This confused me:

Most liberals have what I would characterize as a deontological opposition to discrimination. That is, they think that discriminating against or maligning someone on the basis of membership in a protected class — women, trans people, black people, and other racially oppressed communities, etc. — violates a rule that should be inviolable.

In this view, such discrimination (be it legal, or expressed through hate speech, etc.) is not just wrong because it has bad effects, or because it harms members of the groups in question; it’s wrong because we have a duty to treat humans as equals, and it is never acceptable to violate that duty, even when doing so seems politically expedient.

I’ve argued that liberals are basically consequentialists (more specifically utilitarians.)  This Vox article claims that liberal views on discrimination are deontological.  But the argument makes no sense to me.  If you deleted the term “protected” from the first paragraph, then it would make perfect sense.  But as written it looks like the author is claiming that the principle of non-discrimination only applies to groups where discrimination can and does major harm, and does not apply to groups where discrimination is not a big problem.  That’s probably a correct description of “liberal” (progressive) views on discrimination, but it’s a consequential argument.

I suspect this ambiguity reflects that fact that progressives are conflicted on this issue.  Deontological arguments seem more inspiring.  Think about the phrase “it’s a matter of principle”.  At the same time, progressives cannot easily escape their basically consequentialist moral intuitions.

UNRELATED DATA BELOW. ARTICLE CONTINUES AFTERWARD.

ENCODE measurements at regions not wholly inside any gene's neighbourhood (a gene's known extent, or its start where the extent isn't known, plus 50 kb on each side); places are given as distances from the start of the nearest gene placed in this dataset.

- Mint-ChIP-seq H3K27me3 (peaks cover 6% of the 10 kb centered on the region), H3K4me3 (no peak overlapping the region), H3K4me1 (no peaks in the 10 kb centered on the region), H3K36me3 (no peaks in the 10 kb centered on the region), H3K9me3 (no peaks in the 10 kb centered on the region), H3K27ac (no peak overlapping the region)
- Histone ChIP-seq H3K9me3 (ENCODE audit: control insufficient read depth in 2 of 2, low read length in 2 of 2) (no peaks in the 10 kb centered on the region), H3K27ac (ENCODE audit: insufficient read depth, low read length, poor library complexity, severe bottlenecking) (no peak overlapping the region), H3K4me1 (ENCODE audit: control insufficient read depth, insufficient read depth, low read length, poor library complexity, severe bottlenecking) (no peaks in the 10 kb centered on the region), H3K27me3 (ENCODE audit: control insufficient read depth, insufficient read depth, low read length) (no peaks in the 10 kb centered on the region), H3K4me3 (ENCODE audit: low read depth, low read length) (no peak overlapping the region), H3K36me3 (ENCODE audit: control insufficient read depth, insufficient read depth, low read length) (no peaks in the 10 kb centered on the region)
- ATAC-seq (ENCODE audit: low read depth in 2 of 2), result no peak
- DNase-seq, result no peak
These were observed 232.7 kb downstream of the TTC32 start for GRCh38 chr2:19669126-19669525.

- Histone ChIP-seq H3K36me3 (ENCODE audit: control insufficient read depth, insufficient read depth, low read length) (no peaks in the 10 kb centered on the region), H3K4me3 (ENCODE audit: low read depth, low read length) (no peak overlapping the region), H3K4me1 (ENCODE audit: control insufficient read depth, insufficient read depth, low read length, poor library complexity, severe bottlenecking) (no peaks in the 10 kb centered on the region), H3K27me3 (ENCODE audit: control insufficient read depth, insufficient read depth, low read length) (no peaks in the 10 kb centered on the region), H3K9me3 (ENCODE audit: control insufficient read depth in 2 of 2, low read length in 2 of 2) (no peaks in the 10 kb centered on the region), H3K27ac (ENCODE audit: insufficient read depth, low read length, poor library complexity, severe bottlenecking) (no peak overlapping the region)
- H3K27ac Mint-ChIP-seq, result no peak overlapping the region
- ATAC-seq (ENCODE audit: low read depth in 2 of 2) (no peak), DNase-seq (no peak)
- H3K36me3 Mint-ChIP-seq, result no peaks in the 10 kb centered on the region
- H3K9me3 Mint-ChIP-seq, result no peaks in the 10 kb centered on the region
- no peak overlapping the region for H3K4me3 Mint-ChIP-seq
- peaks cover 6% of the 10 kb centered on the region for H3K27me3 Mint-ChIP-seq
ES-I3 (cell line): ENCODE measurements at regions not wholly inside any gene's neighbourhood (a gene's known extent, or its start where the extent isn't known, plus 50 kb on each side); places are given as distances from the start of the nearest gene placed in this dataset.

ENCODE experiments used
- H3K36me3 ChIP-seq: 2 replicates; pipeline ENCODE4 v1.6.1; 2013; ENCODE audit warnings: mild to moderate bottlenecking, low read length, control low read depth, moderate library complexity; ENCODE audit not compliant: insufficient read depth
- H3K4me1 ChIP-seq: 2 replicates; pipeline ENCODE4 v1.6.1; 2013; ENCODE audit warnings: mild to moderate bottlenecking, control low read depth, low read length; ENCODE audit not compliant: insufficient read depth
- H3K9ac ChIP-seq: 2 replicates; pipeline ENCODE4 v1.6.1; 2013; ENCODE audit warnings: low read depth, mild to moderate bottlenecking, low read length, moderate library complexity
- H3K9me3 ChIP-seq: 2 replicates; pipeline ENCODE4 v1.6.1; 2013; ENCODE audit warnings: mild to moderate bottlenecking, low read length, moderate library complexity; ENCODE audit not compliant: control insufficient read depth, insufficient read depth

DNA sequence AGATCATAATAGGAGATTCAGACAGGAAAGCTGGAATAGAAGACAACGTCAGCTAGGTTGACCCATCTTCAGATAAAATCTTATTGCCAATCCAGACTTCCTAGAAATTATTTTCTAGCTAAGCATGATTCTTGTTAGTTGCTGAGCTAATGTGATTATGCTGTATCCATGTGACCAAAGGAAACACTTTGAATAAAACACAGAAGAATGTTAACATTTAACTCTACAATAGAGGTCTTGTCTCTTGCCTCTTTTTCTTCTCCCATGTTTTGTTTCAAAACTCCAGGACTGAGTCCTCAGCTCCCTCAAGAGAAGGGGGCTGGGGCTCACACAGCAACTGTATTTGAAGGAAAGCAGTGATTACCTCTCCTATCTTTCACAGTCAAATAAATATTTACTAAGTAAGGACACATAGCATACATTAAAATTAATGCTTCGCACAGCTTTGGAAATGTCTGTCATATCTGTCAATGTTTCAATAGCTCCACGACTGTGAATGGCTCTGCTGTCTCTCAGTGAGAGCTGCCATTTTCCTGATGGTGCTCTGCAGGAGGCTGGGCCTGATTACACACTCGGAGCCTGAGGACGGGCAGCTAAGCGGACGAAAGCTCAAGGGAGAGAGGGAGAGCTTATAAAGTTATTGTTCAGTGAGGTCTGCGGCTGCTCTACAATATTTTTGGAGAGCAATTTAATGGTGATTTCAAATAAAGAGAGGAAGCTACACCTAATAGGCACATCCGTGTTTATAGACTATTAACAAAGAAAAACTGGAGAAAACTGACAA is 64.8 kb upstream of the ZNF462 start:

This inconsistency is probably sensed (if only at an intuitive level) by the general public, which makes it hard for progressives to have electoral success on “identity politics” issues.  The public correctly senses that many progressive arguments are a bit phony.

PS.  On the right, white nationalists exhibit a similar inconsistency, wavering between deontological and consequentialist arguments.  They often try to justify their opposition to low income minorities on consequentialist grounds, but their sympathy for unsuccessful white groups (such as hillbillies) and distrust of successful minorities (Asians, Jews, etc.) is the “tell” that something else is at stake.)